Chapter

Genetic Information and Knowing When You will Die

Margaret Pabst Battin

in Ending Life

Published in print May 2005 | ISBN: 9780195140279
Published online October 2011 | e-ISBN: 9780199850280 | DOI: http://dx.doi.org/10.1093/acprof:oso/9780195140279.003.0013
Genetic Information and Knowing When You will Die

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Genetic analysis, coupled with clinical and epidemiological data, makes possible both population-wide and individual prognostication. As it becomes increasingly informative to trace an individual's genetic legacy and thus to identify inherited disorders and diseases, physiological characteristics, and disease susceptibilities, it will become increasingly possible to make more and more accurate predictions about how long a person is likely to live, in what condition and with what degree of function, and when and how that individual is likely to die. While human awareness of eventual illness and death will involve gradual change, barely perceptible to most individuals, this is a process of change already well underway. What lies at the center of this change is the increasingly informative possibility of genetic prognostication about the size — the length, health characteristics, and cause of demise — of an individual's life. This chapter explores future scenarios in which many factors, but especially developments in genetics and related subfields, make it possible to prognosticate far more accurately about the cause and timing of an individual's death.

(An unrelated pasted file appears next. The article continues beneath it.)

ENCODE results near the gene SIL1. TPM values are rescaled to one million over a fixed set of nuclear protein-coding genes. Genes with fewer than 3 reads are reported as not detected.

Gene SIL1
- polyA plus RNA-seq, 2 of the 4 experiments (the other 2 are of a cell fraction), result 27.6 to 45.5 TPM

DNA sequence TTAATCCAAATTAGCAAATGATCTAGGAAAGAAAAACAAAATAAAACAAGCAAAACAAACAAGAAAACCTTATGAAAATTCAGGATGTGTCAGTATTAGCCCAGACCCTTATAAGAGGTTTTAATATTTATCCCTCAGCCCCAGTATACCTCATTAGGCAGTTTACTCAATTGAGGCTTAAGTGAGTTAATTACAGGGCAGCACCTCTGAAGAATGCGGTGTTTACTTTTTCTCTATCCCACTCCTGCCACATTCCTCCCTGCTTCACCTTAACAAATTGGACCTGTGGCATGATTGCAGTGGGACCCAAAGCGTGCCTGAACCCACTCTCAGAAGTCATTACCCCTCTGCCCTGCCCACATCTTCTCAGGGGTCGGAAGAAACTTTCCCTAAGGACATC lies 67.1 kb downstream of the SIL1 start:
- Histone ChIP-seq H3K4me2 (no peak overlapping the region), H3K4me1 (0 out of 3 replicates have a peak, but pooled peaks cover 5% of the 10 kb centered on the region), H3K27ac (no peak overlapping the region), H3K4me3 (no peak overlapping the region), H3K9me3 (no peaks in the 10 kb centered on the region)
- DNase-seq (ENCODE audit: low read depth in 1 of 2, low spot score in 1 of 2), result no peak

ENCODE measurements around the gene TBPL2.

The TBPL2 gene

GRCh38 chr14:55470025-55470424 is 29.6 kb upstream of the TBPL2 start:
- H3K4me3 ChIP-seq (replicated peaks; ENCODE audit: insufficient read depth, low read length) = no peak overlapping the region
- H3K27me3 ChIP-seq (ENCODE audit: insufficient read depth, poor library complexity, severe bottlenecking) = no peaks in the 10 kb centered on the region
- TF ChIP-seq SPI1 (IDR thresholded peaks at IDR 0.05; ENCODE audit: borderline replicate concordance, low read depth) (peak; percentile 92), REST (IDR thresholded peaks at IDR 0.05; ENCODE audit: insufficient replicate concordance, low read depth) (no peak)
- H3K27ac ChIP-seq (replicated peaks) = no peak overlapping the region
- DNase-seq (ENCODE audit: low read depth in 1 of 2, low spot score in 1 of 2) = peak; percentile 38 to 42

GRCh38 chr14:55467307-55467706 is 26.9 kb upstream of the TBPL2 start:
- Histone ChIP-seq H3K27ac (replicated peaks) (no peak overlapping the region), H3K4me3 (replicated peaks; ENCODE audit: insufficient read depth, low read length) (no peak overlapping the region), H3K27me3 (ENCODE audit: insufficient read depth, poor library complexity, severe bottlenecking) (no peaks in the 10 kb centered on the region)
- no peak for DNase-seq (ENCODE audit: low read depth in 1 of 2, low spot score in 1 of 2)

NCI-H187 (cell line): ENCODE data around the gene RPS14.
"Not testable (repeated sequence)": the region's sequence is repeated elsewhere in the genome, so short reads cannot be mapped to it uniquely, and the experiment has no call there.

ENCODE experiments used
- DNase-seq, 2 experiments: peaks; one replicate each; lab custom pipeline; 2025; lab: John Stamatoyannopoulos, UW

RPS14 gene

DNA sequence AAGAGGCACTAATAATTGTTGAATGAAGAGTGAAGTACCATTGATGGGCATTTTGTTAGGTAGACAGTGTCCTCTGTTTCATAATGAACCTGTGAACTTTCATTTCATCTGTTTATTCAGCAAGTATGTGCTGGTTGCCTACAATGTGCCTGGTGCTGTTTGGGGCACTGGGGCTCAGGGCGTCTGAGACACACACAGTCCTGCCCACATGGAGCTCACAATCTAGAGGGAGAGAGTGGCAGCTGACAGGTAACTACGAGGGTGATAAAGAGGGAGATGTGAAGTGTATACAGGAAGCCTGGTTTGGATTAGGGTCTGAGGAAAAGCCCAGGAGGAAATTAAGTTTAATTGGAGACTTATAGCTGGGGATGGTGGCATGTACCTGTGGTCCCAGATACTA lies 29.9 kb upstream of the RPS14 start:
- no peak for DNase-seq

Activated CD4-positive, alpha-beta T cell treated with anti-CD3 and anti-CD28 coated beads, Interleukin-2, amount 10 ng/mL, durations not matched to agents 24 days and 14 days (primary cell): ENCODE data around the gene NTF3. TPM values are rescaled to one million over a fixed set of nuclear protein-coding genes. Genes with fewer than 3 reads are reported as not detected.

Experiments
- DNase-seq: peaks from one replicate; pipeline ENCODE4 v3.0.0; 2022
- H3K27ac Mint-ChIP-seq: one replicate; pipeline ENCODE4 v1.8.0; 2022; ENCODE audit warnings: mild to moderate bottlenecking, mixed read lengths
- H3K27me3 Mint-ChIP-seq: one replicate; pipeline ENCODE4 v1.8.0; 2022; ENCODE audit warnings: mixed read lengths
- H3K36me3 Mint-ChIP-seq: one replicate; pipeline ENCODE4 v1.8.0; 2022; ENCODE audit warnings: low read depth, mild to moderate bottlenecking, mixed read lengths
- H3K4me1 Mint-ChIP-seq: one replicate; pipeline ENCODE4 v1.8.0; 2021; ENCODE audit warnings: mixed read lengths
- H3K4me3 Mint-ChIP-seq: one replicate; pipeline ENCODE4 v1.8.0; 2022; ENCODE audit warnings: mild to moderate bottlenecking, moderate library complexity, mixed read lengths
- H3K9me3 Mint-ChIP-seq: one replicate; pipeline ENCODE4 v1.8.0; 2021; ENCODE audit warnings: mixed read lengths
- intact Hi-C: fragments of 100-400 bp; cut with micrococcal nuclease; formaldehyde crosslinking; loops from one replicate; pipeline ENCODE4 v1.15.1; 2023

Keywords: genetics; diseases; death; genetic prognostication; genetic analysis; illness; life

Chapter.  9564 words. 

Subjects: Moral Philosophy

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